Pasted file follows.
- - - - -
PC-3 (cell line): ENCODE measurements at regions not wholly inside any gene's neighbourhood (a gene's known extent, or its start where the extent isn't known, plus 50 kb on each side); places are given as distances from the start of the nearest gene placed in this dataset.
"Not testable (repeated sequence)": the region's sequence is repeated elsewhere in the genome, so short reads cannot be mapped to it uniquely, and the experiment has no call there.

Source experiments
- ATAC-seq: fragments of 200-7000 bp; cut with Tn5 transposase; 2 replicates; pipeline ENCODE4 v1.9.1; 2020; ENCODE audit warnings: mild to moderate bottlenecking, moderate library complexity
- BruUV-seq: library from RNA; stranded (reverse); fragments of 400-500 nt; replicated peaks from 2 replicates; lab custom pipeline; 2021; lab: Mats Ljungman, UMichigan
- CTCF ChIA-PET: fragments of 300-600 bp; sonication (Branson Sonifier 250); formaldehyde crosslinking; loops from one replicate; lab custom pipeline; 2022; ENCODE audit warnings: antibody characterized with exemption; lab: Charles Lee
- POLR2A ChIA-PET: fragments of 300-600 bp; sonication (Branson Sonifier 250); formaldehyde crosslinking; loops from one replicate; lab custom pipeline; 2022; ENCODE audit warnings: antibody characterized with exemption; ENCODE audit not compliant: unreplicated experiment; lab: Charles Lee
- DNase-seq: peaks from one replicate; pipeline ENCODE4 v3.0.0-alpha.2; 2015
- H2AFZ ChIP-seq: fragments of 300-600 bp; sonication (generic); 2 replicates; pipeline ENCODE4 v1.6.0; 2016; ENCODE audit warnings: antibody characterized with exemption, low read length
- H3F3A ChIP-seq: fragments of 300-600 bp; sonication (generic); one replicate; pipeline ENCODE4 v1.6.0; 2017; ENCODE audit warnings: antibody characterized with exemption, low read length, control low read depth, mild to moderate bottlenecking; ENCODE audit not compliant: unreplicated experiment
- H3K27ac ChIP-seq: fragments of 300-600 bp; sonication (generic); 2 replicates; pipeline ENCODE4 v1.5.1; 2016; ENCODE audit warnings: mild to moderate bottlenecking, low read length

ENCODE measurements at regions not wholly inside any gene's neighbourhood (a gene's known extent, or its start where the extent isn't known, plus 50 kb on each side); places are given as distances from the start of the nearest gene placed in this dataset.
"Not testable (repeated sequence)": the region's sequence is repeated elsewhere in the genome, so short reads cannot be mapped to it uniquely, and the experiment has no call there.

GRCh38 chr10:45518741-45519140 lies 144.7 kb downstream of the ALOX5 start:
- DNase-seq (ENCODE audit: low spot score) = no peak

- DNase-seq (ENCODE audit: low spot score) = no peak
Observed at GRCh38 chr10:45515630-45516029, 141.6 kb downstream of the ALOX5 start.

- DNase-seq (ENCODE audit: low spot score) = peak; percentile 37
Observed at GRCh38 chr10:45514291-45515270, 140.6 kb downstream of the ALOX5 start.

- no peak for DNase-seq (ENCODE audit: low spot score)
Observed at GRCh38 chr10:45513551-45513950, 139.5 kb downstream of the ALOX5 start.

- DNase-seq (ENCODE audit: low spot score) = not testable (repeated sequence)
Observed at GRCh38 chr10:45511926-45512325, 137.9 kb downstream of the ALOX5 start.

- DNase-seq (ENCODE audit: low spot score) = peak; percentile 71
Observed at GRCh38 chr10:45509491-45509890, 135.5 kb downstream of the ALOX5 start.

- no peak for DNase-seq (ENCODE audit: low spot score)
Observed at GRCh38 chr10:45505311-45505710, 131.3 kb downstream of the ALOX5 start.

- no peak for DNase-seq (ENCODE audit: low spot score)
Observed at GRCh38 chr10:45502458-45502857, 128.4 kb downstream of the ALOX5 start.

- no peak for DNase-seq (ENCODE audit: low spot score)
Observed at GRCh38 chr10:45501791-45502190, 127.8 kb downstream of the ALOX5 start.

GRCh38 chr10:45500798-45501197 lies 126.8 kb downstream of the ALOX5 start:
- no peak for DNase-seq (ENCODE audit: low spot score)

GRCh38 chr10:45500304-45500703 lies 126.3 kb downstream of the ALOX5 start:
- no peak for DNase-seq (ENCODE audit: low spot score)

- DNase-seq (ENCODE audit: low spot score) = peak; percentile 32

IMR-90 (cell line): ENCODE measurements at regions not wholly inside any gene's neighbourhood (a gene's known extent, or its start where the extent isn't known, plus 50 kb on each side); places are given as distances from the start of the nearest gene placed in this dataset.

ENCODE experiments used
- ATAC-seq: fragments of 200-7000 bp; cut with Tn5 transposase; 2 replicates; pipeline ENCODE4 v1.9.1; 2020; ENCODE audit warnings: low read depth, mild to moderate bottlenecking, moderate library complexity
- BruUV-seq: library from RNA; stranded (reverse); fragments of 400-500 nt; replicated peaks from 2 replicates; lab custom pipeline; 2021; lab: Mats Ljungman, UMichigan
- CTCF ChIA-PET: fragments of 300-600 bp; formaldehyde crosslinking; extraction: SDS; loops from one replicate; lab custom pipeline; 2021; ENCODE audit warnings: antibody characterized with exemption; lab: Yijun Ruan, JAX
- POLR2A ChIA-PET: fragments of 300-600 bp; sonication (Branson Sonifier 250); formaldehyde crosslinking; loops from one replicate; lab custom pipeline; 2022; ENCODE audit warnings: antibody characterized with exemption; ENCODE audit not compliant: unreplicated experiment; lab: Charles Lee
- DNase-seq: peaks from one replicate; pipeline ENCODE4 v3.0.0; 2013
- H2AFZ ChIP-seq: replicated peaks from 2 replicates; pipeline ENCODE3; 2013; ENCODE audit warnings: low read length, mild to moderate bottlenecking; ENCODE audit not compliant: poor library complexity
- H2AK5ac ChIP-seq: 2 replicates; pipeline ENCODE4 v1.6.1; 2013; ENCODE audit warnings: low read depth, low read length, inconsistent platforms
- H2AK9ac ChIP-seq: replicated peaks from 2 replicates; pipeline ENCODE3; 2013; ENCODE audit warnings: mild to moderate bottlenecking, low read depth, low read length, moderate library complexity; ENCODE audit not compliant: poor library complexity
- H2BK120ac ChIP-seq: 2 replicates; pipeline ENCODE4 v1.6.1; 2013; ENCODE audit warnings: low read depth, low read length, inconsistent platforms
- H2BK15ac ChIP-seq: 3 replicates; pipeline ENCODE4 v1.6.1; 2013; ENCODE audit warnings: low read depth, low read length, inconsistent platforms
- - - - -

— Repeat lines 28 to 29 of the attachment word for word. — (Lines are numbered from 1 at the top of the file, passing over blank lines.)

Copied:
- no peak for DNase-seq (ENCODE audit: low spot score)
Observed at GRCh38 chr10:45502458-45502857, 128.4 kb downstream of the ALOX5 start.